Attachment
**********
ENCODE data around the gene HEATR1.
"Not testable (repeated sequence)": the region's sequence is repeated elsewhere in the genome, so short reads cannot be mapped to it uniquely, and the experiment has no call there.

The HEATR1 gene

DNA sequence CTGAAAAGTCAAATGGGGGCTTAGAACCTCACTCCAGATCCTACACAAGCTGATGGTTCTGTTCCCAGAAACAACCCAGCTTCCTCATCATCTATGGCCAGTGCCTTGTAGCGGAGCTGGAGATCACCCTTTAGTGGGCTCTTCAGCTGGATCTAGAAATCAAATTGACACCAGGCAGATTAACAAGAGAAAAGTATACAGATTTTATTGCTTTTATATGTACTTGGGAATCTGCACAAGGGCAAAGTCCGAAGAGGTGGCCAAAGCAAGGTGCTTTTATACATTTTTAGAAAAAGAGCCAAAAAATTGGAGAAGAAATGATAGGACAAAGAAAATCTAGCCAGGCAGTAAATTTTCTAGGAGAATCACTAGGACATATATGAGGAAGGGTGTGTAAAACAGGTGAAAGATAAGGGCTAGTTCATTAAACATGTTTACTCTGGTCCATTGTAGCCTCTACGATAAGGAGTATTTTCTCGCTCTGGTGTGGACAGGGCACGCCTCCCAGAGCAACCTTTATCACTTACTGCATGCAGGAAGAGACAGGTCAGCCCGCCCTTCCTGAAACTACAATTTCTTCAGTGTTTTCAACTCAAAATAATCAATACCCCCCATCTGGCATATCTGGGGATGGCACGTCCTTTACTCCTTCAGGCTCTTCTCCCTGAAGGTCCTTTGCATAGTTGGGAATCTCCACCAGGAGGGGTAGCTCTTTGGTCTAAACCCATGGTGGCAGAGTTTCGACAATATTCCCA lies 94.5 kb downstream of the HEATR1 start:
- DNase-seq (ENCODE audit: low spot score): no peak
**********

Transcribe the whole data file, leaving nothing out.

ENCODE data around the gene HEATR1.
"Not testable (repeated sequence)": the region's sequence is repeated elsewhere in the genome, so short reads cannot be mapped to it uniquely, and the experiment has no call there.

The HEATR1 gene

DNA sequence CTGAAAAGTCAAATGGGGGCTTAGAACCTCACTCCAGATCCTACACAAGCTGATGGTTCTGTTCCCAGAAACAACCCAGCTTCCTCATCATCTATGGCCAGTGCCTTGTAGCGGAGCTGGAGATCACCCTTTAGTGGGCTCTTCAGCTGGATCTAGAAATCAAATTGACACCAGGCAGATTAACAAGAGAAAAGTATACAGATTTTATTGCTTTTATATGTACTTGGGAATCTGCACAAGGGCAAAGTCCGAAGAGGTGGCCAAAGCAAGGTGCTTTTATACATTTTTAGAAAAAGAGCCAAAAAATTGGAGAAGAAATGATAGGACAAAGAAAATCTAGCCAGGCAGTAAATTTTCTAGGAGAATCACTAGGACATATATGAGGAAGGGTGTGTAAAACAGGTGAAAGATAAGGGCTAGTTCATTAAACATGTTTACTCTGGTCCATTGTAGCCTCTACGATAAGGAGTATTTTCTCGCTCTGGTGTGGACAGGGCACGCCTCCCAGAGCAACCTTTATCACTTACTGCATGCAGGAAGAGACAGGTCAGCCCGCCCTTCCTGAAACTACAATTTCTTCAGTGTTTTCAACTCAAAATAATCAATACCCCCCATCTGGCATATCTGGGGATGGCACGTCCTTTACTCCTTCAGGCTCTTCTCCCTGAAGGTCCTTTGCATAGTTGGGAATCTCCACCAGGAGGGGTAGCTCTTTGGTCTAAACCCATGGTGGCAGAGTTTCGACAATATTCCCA lies 94.5 kb downstream of the HEATR1 start:
- DNase-seq (ENCODE audit: low spot score): no peak